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1 Professor Greene, now living on an ancestral farm at East Greenwich, R. I., became also an intimate friend of George Sumner. His writings have related not only to Italian literature, but also to American history and biography of the period of the Revolution. He was Consul at Rome, 1837-45, afterwards Professor of Modern Languages in Brown University, and later a professor in Cornell University.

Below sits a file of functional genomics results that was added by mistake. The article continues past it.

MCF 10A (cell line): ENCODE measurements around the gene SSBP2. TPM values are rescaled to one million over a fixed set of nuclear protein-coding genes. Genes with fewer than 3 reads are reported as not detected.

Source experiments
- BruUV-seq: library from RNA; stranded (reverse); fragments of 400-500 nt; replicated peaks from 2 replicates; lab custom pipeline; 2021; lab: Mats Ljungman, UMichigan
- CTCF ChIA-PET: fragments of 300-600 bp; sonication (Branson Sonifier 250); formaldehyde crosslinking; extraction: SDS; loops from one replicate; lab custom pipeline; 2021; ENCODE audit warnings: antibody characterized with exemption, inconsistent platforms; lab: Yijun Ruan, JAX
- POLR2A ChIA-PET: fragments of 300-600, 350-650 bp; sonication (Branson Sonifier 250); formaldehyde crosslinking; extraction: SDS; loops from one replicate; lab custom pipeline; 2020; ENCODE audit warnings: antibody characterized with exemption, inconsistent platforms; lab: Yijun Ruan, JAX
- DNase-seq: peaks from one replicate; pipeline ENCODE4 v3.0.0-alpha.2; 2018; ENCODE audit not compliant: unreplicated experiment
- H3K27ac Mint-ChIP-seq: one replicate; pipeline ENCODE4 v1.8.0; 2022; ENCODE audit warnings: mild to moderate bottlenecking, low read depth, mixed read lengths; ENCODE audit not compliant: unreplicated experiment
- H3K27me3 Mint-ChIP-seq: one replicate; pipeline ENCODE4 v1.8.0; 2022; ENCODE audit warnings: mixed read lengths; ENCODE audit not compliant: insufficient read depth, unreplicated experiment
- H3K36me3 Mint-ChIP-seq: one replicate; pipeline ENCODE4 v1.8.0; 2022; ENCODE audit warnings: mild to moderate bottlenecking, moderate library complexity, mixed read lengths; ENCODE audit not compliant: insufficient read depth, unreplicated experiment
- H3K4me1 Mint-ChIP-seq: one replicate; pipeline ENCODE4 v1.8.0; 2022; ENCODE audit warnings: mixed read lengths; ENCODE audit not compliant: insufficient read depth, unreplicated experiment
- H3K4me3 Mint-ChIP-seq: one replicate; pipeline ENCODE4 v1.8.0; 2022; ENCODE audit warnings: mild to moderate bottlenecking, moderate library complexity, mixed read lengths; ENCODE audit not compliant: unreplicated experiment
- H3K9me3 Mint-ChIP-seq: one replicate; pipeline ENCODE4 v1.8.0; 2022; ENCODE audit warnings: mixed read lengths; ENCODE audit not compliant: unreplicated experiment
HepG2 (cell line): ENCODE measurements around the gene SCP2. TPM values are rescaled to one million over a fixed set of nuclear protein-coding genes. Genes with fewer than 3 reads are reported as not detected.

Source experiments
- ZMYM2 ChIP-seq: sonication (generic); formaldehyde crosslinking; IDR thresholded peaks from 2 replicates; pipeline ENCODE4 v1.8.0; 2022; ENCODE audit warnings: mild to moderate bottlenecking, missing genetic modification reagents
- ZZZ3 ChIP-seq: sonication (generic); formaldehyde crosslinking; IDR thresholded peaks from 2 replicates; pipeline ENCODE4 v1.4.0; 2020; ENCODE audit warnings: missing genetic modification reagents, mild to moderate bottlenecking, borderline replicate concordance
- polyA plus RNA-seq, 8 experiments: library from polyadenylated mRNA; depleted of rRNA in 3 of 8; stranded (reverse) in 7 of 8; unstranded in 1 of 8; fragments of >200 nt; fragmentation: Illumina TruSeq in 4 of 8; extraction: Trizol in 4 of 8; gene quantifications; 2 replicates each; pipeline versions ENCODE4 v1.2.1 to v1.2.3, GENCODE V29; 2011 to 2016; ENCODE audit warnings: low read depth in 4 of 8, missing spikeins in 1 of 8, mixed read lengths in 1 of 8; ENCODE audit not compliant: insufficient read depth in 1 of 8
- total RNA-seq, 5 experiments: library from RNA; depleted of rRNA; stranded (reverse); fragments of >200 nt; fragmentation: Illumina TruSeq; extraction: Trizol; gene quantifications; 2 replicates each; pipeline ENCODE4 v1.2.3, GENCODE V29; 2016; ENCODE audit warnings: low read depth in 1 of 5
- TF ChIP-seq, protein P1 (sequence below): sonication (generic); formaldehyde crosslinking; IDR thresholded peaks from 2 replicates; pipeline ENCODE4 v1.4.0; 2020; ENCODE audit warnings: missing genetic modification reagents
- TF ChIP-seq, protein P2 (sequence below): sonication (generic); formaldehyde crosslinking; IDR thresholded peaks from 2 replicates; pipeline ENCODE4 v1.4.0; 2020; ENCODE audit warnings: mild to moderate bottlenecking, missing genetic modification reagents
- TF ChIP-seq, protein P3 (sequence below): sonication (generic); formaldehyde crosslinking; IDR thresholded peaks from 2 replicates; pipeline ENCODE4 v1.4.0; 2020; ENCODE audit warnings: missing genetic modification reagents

2 His friend recalls that one evening, while they were gazing on the moonlit waters of the Alban Lake, Sumner suddenly exclaimed, as the thought of his deserted law-office came to his mind: ‘Let me see if I can draw a writ!’ Here, also, while the two friends were walking one day in the woods near the convent, and were for a moment separated, it happened that Sumner fell into a wolf-trap; Greene answered at once his call for help, and soon extricated him from his imprisonment.
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